Of course, a trade cannot be judged by straight-up factors alone. There are always outside factors to look at, and for the Kings/Pacers deal, it boils down to two players fighting for positional supremacy before February 8, 2022.
Let's start with Myles Turner and Indiana. As it turns out, Tyrese Haliburton's run in Indiana has not only been beneficial to him and the team but to his teammates as well, specifically Turner. Before the Haliburton trade, Myles Turner was looked at as an incomplete product, a forever project, and a guy who was always pegged as "The idea of him is better than what he is."
Before the trade, Turner was fighting for frontcourt supremacy with Sabonis, as Indiana remained one of the few remaining teams in the league to stick with a double-big lineup despite the changing times. Before the trade, Turner's averages always hovered around 12-14 points per game and 6-7 rebounds. Solid but unspectacular numbers.
Since the trade, however, Turner has blossomed into a completely different player, averaging 17.5 points, 7.3 rebounds, and 2 blocks on 53/35/78% shooting splits in 112 games. In the 86 games he has played with Haliburton, these numbers rise to 17.8 points, 7.5 rebounds, and 2.2 blocks on 54/37/78% shooting splits.
No longer having to operate with a post-oriented big man in the same frontcourt, Sabonis' absence has allowed Turner to roam free, being allowed to create his own shot when needed and get easy buckets out of the pick-and-roll with Haliburton. With Haliburton at the helm, Turner has blossomed from a role-player constantly in trade talks, to a sleeper All-Star candidate who is now seen as the legit third option on a playoff team.
As for Sacramento, their most beneficial star from the trade just so happens to be another point guard in De'Aaron Fox. You may sense a pattern here, where each team sees a positional increase in productivity after trading a player that played that exact position.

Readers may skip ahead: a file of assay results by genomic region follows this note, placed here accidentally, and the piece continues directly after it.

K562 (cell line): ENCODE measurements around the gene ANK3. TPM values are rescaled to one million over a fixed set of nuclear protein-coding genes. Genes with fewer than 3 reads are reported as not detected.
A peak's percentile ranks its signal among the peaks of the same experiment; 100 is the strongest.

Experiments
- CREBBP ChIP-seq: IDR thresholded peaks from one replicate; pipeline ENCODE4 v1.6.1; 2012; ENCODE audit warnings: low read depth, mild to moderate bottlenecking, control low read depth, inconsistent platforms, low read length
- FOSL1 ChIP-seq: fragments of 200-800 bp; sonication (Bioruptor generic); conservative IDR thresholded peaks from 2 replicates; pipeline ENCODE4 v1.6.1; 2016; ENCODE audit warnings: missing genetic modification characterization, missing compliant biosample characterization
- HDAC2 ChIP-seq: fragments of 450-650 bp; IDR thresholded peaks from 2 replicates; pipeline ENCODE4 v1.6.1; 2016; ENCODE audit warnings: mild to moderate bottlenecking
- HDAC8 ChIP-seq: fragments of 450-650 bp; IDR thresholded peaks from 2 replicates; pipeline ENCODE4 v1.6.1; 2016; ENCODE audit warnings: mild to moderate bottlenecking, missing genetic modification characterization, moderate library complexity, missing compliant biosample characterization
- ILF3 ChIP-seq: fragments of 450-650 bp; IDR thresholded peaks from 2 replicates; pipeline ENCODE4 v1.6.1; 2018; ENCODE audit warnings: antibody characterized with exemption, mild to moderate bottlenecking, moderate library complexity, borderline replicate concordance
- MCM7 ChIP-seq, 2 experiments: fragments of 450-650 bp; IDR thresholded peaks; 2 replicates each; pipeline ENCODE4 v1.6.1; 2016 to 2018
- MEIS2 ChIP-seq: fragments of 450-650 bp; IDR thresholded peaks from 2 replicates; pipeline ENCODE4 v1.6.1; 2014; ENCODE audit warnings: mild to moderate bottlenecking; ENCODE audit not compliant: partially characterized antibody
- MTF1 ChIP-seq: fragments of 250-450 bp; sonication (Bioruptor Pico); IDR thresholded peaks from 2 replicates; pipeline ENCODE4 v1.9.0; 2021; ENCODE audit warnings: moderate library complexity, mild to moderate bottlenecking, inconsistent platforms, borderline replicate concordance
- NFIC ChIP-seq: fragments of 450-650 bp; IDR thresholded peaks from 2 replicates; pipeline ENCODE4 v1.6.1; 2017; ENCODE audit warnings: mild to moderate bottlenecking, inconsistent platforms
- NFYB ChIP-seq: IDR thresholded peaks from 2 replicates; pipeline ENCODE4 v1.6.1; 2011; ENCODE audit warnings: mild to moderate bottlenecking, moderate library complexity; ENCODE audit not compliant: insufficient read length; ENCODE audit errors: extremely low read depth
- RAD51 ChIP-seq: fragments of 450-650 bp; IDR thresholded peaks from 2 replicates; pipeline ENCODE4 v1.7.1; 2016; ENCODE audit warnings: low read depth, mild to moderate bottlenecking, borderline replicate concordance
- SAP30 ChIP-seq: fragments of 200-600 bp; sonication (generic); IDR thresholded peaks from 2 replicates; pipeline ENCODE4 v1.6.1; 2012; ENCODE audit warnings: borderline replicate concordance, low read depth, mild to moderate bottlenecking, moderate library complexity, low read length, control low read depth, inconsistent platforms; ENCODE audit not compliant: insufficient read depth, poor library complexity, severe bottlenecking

After trading for Haliburton and trying them both out at point guard, the Kings were met with a bit of a logjam at the position, especially with them also having Davion Mitchell on the roster, a fellow point guard. In the first half of the 2022 season, before the trade, they tried moving Haliburton to shooting guard to play off the ball, which didn't work for obvious reasons.
In the 91 games that Fox played with Haliburton, he averaged solid numbers of 23.3 points, 6.2 assists, and 3.6 rebounds on 47/30/73% shooting splits. In the 133 games since the trade however, Fox has seen improvements almost across the board while not having to share the backcourt with another ball-dominant facilitator. In these 133 games since the trade, Fox has averaged 26.1 points, 5.9 assists, and 4.2 rebounds on improved 49.5/35/75% shooting splits.
This season in particular has been Fox's best as a pro, as through 44 games he has averaged 26.9 points (career-high), 5.3 assists, 4 rebounds, and 1.8 steals (career-high), on 47/38/71% shooting splits.
The three-point shooting improvement is truly something to behold. Before this season, Fox was always known as a talented scorer but a lackluster shooter, especially from beyond the arc. This season, however, he has seemed to fix that one weakness in his game and now looks like a more complete player than ever.
As you can see, the trade did not just benefit both players being traded, but their respective teams and specific players on said teams. Truly one of the more complex trades of the last few years.